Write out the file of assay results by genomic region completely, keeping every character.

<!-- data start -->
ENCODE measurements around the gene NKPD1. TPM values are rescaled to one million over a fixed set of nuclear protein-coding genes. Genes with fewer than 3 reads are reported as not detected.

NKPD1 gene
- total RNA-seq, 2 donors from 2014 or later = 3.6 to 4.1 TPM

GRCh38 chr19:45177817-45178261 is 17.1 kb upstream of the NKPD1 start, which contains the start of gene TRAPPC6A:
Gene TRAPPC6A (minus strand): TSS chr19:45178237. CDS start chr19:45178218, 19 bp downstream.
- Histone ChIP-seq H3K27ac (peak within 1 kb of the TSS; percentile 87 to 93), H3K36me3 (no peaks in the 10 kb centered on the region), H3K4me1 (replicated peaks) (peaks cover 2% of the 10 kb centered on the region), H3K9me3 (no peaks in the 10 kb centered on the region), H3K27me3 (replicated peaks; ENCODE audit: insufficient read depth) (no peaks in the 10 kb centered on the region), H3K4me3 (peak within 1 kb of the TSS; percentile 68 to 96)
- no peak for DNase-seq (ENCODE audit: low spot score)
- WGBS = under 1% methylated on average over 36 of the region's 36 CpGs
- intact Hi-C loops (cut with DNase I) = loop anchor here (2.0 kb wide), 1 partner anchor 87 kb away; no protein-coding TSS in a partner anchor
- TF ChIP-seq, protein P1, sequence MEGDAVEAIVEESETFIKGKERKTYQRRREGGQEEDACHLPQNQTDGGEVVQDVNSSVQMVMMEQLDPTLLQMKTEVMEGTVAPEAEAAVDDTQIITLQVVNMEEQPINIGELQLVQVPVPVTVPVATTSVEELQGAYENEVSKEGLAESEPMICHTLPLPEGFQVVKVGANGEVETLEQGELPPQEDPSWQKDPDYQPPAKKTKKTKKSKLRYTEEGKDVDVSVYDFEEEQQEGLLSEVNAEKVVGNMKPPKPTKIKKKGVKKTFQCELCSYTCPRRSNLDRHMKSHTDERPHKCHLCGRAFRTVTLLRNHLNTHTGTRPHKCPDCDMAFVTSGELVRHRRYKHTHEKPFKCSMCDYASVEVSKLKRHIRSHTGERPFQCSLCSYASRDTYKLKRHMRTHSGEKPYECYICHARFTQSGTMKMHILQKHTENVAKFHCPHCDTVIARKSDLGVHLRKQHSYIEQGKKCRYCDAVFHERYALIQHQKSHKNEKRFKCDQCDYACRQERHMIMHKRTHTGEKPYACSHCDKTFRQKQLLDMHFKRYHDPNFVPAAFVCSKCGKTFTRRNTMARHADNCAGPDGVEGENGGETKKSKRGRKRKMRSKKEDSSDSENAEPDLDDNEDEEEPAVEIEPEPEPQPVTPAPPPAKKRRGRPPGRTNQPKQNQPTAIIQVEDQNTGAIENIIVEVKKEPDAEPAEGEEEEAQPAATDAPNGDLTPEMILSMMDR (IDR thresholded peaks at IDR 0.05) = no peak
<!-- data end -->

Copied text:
ENCODE measurements around the gene NKPD1. TPM values are rescaled to one million over a fixed set of nuclear protein-coding genes. Genes with fewer than 3 reads are reported as not detected.

NKPD1 gene
- total RNA-seq, 2 donors from 2014 or later = 3.6 to 4.1 TPM

GRCh38 chr19:45177817-45178261 is 17.1 kb upstream of the NKPD1 start, which contains the start of gene TRAPPC6A:
Gene TRAPPC6A (minus strand): TSS chr19:45178237. CDS start chr19:45178218, 19 bp downstream.
- Histone ChIP-seq H3K27ac (peak within 1 kb of the TSS; percentile 87 to 93), H3K36me3 (no peaks in the 10 kb centered on the region), H3K4me1 (replicated peaks) (peaks cover 2% of the 10 kb centered on the region), H3K9me3 (no peaks in the 10 kb centered on the region), H3K27me3 (replicated peaks; ENCODE audit: insufficient read depth) (no peaks in the 10 kb centered on the region), H3K4me3 (peak within 1 kb of the TSS; percentile 68 to 96)
- no peak for DNase-seq (ENCODE audit: low spot score)
- WGBS = under 1% methylated on average over 36 of the region's 36 CpGs
- intact Hi-C loops (cut with DNase I) = loop anchor here (2.0 kb wide), 1 partner anchor 87 kb away; no protein-coding TSS in a partner anchor
- TF ChIP-seq, protein P1, sequence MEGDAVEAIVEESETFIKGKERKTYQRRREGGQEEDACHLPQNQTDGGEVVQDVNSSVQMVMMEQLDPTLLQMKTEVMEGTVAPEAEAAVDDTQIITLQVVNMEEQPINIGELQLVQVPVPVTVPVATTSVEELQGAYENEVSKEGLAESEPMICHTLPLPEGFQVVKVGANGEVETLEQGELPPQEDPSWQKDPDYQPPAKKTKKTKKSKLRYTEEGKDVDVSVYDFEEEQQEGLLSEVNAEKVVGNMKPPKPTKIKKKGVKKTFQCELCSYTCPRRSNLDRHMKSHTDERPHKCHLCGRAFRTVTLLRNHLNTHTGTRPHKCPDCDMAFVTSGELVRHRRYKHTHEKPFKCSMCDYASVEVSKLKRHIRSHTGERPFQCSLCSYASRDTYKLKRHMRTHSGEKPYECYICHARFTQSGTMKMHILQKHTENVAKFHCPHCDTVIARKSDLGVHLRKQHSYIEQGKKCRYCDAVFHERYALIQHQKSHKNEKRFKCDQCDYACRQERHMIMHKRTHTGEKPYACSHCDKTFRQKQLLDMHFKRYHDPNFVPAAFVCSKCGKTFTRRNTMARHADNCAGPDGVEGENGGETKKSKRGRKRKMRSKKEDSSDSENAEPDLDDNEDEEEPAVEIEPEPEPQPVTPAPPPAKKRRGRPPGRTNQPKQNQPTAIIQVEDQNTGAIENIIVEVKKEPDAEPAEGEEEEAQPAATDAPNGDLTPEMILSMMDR (IDR thresholded peaks at IDR 0.05) = no peak